18  Besides making safe the immunities ratione personae of serving Heads of State, some Lordships of the majority (Lord Hutton para. 264; Lord Millett para. 278; Lord Phillips para. 287) also expressly held that the grant of immunity in civil proceedings to the individual agent or to the State remained unaffected by their decisions. More recently, the same House of Lords had occasion to restate the principle of State and agent functional immunity from civil proceedings for torture in Jones v Ministry of Interior Al-Mamlaka Al-Arabiya AS Saudiya (the Kingdom of Saudi Arabia), clearly distinguishing the precedent of Pinochet No 3, ‘since it concerned criminal proceedings falling squarely within the universal criminal jurisdiction mandated by the Torture Convention’ (per Lord Bingham of Cornhill para. 19) and did not fall within Part I State Immunity Act 1978 (UK) dealing with State immunity from jurisdiction in civil matters.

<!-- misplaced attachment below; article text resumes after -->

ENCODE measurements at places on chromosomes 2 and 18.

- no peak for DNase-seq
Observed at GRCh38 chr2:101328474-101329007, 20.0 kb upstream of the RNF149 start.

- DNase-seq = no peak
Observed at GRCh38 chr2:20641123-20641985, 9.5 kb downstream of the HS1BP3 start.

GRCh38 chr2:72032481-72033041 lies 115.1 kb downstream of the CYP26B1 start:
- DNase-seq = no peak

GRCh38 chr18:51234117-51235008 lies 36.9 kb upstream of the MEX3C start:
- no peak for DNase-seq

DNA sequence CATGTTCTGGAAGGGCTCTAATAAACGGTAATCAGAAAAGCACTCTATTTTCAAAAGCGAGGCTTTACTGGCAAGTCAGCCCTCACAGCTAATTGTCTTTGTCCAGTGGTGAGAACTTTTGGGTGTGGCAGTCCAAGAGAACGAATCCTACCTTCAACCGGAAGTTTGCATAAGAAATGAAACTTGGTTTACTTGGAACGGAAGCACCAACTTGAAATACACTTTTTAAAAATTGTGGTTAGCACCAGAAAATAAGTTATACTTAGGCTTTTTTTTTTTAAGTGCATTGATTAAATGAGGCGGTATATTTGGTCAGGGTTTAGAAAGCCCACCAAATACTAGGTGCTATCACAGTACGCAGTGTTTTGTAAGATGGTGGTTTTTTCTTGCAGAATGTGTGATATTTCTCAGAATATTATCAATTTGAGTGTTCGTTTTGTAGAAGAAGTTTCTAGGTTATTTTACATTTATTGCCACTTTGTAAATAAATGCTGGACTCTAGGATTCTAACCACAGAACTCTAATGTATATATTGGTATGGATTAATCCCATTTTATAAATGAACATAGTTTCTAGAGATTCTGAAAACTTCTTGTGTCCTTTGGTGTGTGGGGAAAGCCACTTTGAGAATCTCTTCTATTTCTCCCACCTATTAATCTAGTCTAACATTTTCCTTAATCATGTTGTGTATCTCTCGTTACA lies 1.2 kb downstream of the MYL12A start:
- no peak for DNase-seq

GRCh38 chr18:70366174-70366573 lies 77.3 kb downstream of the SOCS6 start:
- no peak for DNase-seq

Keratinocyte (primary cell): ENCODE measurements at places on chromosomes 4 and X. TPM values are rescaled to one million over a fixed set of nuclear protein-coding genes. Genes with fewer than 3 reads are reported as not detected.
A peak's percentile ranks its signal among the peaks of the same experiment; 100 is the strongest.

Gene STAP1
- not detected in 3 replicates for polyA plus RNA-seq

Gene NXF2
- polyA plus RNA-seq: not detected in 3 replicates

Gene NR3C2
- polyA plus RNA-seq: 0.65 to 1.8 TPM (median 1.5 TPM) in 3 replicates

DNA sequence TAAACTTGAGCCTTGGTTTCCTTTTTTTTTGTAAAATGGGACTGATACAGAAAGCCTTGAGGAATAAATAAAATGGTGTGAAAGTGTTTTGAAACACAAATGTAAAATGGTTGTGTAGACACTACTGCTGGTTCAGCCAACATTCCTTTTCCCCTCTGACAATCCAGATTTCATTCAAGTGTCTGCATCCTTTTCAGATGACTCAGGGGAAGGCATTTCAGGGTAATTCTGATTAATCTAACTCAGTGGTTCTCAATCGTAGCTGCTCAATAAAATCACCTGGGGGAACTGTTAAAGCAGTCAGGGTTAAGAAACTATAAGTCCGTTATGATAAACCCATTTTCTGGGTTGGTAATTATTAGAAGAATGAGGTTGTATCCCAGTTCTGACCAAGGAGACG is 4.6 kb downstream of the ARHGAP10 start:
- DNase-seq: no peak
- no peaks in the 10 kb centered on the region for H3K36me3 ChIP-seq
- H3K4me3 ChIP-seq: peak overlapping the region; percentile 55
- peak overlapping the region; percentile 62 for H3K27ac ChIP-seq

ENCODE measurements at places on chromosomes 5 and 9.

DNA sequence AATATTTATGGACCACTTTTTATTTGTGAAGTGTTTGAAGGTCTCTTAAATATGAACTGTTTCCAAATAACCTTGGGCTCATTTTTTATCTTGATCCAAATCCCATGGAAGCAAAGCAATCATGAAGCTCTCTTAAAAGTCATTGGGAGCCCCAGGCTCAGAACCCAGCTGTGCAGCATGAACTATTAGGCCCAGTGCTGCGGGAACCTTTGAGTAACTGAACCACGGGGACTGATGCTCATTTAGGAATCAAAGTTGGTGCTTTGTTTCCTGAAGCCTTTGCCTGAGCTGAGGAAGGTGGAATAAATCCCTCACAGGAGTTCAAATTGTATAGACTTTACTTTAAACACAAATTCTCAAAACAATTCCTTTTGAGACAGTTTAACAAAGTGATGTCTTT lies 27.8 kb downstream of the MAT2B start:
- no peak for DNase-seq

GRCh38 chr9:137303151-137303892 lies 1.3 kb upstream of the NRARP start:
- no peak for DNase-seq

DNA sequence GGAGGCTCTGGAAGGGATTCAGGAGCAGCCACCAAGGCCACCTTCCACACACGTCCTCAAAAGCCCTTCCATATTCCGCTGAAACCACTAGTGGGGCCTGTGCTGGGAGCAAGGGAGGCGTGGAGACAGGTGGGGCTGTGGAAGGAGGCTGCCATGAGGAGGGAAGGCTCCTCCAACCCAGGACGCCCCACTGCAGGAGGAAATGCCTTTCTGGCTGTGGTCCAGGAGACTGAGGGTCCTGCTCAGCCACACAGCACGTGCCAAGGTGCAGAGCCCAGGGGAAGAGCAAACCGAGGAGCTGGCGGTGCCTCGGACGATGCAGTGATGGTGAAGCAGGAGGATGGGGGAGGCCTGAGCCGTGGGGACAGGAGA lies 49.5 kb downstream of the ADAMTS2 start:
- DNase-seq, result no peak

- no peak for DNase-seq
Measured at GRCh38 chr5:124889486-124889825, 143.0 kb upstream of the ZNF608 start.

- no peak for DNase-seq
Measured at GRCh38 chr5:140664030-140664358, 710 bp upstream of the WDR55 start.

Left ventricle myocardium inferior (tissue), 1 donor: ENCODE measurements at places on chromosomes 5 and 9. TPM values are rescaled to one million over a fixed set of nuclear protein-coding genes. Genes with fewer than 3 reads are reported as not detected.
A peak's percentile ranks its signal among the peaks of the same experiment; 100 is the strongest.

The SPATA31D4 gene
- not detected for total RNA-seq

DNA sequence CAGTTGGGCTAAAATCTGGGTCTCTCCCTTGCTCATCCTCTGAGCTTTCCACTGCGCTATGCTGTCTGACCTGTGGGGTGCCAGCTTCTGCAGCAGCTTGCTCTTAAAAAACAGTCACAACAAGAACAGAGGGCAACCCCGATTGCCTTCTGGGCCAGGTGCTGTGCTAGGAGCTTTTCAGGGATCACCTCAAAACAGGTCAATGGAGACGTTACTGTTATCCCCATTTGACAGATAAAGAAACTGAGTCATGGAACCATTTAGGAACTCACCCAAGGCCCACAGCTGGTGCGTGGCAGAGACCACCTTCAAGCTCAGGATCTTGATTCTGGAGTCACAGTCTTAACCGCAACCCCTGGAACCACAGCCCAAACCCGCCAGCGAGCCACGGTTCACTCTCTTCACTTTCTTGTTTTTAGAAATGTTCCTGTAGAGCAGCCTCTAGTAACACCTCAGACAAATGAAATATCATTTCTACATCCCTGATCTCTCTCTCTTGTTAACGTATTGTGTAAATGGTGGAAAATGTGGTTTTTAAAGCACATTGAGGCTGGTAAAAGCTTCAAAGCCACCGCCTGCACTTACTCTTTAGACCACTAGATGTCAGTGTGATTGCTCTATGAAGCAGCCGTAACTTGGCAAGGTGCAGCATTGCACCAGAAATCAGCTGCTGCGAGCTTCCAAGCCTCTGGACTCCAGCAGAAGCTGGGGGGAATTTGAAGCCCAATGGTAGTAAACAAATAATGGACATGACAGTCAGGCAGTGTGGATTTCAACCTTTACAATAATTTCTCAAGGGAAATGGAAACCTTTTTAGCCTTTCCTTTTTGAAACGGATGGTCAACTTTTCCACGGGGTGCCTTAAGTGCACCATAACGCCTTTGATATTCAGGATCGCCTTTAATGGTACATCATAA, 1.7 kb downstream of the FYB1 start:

C.  Conclusion

19  In conclusion, if it is still to some extent difficult to assess fully the impact that the complex dimensions of the Pinochet extradition case have had and still may have on the development of customary international (criminal) law, its concededly modest but firm contribution seems to reside in the denial of immunity from criminal prosecutions of former Heads of State and other former senior officials for egregious violations of the prohibition of torture at least by States Parties to the CAT.

Select Bibliography

  • A Watts ‘The Legal Position in International Law of Heads of States, Heads of Governments and Foreign Ministers’ (1994) 247 RdC 9–130.
  • R Bank ‘Der Fall Pinochet: Aufbruch zu neuen Ufern bei der Verfolgung von Menschenrechtsverletzungen?’ (1999) 59 ZaöRV 677–708.
  • A Bianchi ‘Immunity Versus Human Rights: The Pinochet Case’ (1999) 10 EJIL 237–77.
  • M Cosnard ‘Quelques observations sur les décisions de la Chambre des Lords du 25 novembre 1998 et du 24 mars 1999 dans l’affaire Pinochet’ (1999) 103 RGDIP 309–28.